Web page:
Saul’s murderous attack was demonically inspired. See 1 Samuel 19:9. Christian believers today should not assume they are immune from demonic attack. Peter gives us this warning, “Be alert and of sober mind. Your enemy the devil prowls around like a roaring lion looking for someone to devour” (1 Peter 5:8). Fortunately, we have a fortress. God is that fortress to whom we can flee. Hallelujah!

Response: LORD God, when I am under attack, you are my help and defender. I run to you. Surround me and protect me by the blood of Christ. Amen.

Your Turn: Do you need the safety of God your fortress today?

There is a God who Judges the Earth

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Reading:                                         Psalm 58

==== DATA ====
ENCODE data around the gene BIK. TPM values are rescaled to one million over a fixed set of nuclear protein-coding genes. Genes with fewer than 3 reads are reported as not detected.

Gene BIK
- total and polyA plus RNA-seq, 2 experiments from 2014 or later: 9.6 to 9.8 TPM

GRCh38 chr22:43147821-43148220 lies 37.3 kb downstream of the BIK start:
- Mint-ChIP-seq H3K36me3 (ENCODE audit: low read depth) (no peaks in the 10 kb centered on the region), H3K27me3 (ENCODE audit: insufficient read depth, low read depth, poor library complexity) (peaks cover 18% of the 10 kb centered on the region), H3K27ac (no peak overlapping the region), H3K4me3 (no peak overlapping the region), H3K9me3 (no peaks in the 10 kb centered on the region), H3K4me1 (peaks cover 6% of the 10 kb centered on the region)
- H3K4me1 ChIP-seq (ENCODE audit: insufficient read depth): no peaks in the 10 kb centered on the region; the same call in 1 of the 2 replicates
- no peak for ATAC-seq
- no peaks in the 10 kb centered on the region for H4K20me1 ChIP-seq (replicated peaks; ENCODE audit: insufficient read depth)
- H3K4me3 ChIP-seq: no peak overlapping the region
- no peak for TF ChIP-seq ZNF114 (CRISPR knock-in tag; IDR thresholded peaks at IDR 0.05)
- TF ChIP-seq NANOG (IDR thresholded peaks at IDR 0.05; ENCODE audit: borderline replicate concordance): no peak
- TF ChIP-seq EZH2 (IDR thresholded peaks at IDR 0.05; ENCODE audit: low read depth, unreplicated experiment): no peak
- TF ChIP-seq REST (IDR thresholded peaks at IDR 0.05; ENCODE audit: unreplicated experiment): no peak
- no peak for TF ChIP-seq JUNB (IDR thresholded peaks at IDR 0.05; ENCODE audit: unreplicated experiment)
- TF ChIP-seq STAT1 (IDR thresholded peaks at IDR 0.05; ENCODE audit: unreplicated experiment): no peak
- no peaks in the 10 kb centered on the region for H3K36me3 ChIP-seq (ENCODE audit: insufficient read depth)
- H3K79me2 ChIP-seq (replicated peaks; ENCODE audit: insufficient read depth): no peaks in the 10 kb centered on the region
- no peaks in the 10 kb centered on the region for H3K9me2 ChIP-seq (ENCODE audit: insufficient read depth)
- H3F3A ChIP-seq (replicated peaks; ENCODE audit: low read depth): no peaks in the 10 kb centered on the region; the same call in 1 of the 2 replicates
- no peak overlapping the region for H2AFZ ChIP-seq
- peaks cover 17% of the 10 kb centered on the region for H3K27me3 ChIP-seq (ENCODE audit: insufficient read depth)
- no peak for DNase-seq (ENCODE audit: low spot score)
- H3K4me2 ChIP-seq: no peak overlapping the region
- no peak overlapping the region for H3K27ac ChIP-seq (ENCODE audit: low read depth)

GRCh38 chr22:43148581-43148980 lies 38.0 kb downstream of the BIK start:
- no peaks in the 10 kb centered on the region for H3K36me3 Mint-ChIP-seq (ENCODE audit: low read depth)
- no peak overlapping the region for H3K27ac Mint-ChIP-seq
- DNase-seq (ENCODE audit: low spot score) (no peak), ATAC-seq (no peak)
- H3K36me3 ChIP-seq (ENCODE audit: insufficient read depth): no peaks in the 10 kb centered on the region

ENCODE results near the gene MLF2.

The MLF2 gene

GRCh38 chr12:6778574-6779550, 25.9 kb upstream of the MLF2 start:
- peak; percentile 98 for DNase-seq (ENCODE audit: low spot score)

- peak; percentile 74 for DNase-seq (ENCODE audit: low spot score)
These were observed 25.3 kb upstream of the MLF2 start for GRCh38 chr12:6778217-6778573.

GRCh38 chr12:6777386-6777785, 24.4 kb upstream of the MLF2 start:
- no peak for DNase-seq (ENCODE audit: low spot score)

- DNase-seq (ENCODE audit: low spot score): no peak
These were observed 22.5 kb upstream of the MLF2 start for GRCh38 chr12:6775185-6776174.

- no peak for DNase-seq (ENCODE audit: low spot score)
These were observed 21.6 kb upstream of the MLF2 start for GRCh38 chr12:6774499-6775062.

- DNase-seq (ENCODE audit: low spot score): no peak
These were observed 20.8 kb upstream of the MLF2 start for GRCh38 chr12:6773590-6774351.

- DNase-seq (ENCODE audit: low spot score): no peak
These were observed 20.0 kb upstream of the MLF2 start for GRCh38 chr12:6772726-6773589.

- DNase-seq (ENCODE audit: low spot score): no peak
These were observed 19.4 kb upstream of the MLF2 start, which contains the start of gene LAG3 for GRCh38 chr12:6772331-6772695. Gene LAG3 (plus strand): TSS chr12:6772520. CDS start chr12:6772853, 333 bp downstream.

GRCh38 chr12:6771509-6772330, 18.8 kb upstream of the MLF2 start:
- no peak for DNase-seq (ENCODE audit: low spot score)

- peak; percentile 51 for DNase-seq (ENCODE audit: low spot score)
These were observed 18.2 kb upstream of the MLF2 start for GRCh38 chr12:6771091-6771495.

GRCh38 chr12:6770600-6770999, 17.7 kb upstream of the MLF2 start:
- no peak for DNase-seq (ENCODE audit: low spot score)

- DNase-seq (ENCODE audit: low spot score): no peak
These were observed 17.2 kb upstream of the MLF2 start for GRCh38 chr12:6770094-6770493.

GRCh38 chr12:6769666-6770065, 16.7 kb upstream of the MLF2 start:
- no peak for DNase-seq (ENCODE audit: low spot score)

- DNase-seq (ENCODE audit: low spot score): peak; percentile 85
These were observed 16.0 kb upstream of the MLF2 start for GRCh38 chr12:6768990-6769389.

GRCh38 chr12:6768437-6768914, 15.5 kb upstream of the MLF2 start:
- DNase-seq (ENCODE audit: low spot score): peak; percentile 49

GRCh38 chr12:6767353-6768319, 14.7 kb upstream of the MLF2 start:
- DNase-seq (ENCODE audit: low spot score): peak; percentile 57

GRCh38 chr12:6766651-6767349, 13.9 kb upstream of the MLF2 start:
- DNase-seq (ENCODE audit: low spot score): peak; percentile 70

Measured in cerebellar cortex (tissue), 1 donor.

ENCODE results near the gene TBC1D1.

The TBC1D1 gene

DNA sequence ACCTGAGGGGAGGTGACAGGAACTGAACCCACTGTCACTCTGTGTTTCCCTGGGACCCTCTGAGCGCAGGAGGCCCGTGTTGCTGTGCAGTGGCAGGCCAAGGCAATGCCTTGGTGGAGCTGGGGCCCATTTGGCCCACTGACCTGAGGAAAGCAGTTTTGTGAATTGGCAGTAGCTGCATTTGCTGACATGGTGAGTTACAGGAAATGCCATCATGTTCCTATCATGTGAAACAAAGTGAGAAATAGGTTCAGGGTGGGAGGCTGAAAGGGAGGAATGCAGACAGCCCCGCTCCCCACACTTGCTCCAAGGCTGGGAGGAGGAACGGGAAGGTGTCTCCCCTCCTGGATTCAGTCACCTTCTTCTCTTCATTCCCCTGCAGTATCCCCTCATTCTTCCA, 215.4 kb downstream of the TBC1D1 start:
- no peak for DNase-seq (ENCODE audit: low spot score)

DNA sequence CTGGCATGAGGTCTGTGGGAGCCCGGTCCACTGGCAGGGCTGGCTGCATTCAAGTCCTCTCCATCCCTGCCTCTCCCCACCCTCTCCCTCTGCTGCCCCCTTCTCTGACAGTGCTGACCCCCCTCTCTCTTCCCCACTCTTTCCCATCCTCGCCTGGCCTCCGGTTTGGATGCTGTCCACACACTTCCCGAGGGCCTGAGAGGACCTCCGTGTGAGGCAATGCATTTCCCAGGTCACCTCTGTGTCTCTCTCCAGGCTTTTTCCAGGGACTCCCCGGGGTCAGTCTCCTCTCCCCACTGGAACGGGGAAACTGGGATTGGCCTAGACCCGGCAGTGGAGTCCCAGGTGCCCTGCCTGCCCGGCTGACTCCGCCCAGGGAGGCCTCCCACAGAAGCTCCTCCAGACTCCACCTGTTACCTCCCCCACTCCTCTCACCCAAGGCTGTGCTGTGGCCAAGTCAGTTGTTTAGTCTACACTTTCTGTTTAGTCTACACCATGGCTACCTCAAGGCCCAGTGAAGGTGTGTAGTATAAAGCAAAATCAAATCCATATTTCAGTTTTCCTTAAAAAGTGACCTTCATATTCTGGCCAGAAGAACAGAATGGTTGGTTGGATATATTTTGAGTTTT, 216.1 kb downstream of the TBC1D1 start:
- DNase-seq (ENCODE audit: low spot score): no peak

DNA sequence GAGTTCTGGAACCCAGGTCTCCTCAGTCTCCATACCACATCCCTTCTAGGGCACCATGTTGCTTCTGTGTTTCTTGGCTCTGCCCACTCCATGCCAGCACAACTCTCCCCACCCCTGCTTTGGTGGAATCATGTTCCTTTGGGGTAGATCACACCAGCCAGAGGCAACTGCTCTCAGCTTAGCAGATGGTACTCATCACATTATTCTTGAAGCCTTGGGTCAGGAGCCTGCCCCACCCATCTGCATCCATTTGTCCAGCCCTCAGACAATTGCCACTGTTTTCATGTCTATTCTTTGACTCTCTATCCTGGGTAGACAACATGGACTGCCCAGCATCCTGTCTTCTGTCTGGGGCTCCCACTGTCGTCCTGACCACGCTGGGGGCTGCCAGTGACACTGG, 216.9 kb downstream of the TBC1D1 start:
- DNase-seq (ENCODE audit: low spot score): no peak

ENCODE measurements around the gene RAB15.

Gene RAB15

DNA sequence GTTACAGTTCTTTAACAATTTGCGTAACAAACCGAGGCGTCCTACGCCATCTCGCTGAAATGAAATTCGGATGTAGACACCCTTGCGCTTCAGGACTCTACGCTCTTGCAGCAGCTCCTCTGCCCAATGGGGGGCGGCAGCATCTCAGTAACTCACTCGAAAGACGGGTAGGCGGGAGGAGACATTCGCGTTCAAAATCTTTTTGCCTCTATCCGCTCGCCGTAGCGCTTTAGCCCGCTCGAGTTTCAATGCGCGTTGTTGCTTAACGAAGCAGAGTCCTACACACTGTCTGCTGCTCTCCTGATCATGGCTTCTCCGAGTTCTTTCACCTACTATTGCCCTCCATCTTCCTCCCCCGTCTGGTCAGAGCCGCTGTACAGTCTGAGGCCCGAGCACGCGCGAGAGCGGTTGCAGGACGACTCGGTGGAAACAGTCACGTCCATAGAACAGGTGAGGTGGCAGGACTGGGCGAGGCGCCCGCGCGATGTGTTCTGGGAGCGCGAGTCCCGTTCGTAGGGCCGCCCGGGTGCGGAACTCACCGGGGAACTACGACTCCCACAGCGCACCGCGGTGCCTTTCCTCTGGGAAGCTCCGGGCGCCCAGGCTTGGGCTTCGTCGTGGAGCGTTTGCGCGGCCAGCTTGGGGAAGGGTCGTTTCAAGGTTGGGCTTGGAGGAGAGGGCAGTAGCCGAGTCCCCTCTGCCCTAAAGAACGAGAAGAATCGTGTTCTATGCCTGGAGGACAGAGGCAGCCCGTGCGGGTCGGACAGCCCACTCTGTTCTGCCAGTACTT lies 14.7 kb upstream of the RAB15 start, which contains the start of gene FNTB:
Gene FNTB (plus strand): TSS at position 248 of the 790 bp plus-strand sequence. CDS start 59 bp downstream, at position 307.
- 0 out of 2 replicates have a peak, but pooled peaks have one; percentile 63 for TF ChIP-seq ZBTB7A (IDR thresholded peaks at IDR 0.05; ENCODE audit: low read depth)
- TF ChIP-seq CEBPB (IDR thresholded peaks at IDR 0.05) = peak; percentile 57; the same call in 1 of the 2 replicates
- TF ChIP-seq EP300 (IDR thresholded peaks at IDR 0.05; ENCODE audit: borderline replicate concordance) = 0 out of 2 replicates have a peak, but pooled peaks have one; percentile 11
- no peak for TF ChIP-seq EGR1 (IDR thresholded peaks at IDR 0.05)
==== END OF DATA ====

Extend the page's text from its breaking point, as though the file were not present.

For the director of music. To the tune of “Do Not Destroy.” Of David. A miktam.

Do you rulers indeed speak justly?
Do you judge people with equity?
No, in your heart you devise injustice,
and your hands mete out violence on the earth.

Even from birth the wicked go astray;
from the womb they are wayward, spreading lies.

 Their venom is like the venom of a snake,
like that of a cobra that has stopped its ears,
that will not heed the tune of the charmer,
however skillful the enchanter may be.

Break the teeth in their mouths, O God;
L
ORD, tear out the fangs of those lions!
Let them vanish like water that flows away;
when they draw the bow, let their arrows fall short.
May they be like a slug that melts away as it moves along,
like a stillborn child that never sees the sun.

Before your pots can feel the heat of the thorns—
whether they be green or dry—the wicked will be swept away.
The righteous will be glad when they are avenged,
when they dip their feet in the blood of the wicked.